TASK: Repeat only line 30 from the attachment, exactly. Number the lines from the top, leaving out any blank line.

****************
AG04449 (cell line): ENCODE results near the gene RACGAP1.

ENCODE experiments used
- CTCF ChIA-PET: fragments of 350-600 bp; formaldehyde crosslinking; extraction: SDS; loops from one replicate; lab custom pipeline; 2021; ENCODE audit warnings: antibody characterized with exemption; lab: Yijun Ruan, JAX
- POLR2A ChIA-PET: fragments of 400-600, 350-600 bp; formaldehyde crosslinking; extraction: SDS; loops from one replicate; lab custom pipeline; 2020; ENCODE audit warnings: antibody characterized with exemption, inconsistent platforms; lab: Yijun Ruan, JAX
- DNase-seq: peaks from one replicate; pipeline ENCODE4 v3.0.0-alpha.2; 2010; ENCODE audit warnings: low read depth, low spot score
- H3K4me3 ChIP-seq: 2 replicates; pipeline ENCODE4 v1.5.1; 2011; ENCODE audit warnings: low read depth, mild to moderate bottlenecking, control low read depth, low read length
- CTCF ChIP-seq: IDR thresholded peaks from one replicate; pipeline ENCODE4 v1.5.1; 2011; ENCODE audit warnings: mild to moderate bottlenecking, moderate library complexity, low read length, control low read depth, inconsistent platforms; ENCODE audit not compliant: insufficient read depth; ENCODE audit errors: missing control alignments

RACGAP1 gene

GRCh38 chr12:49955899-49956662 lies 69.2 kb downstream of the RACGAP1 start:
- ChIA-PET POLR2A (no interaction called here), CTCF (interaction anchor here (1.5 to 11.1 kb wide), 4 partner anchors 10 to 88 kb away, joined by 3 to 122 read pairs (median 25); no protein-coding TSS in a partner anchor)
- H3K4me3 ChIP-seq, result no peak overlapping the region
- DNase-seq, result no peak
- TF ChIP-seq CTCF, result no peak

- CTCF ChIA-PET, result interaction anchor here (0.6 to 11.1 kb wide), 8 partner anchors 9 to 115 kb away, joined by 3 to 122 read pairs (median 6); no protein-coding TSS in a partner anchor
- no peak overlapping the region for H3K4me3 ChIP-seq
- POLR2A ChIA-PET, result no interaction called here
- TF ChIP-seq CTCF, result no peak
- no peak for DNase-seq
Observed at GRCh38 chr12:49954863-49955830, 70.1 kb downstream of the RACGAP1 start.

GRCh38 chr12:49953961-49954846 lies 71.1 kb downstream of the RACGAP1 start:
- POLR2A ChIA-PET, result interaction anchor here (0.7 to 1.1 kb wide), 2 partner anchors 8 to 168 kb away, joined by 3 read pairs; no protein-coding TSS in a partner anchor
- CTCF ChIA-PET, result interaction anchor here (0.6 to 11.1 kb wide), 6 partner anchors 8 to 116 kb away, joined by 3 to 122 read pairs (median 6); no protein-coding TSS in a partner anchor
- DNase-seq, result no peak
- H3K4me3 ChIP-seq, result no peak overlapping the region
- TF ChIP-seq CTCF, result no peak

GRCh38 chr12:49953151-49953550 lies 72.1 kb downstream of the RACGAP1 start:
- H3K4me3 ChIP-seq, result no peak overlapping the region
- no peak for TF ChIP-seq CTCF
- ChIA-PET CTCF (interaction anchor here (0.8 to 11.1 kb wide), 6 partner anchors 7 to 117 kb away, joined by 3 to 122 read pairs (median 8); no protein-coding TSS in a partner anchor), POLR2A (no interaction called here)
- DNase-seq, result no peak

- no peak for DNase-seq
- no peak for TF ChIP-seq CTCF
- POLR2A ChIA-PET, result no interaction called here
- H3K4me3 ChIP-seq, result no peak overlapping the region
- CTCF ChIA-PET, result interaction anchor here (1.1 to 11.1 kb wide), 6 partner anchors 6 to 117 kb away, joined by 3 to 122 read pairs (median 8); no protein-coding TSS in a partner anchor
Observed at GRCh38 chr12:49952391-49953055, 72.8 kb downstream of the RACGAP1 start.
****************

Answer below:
- DNase-seq, result no peak